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Native American owned farm one of the 1st to grow hemp

Posted at 10:13 PM, Jul 25, 2019

WINNEBAGO, Neb. (KMTV) — A scenic farm in Thurston County is about to add a new crop to their fields. One that hasn't been grown legally in the state for some time. Hemp.

"We see that it's a new young industry that has tons of potential. Commodity markets ain't great right now, so the more we diversify, the better sustainability there,” says Aaron LaPointe, ag business manager at Ho-Chunk Farms.

Aaron LaPointe is the ag business manager at Ho-Chunk farms. It's owned and run by the Winnebago Tribe of Nebraska.

The state kicked off its hemp pilot program this year. 176 applied, 10 got accepted, including Ho-Chunk Farms.

LaPointe says growing the plant that can be made into CBD oil, rope, clothes and more, was a no brainer.

"It uses less water, less inputs and it's much easier to grow. It almost has its own ways of controlling weeds because really it's an invasive plant,” says LaPointe.

They were just licensed by the state last week and will plant the crop as soon as this weekend, harvesting it by October.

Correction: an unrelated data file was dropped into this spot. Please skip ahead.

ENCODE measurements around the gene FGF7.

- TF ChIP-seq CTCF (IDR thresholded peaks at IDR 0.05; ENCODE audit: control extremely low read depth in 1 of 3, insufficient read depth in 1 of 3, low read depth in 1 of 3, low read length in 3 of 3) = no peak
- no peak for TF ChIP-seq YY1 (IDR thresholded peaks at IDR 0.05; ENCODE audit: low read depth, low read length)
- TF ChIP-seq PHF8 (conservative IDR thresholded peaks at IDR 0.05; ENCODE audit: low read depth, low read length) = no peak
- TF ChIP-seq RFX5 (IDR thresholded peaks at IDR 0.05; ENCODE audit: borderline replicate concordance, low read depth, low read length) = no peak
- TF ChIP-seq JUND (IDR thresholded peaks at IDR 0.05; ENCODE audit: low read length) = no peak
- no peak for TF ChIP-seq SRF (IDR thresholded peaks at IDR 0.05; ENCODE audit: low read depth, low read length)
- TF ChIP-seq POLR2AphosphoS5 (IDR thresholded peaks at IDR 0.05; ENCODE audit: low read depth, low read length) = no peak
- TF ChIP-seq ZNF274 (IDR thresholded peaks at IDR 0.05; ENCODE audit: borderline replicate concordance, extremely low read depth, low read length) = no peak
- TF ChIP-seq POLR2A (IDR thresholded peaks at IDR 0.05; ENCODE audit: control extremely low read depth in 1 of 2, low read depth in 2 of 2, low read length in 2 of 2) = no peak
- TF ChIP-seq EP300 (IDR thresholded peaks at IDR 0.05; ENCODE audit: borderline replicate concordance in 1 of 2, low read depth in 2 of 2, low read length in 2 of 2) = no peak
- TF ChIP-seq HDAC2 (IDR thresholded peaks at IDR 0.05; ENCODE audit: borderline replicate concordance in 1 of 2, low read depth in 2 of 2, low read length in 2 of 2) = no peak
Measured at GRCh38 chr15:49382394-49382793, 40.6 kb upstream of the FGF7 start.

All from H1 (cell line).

But, this year is a bit of a test case.

They don't plan to make a lot of money, but are collecting data: best ways to grow it, where to sell it. Setting themselves up to launch a larger scale operation in 2020 and beyond.

"Every hemp producer I've ever talked to says they've learned something every day about hemp and have been doing it for years, so we know it's going to be a learning curve for us,” says LaPointe.

The tribal community college just built a new ag extension building that will partially be used for researching the hemp Ho-Chunk grows.

"They're going to help with a lot of the research and data collection. It'll help advance our college as well,” says LaPointe.

If and when Ho-Chunk begins making money off hemp, the Winnebago community will likely reap some of the rewards.

"So with us being able to utilize another new young industry to develop new revenues for our company is only going to benefit the tribe and our community in Winnebago, Nebraska."

The tribe likely won't need a state license next year and plans to self-regulate instead, something allowed in the most recent farm bill.

Unlike other businesses, Ho-Chunk doesn't plan on keeping the information they learn on hemp a secret, they want to share it with other tribes that plan on growing hemp as well.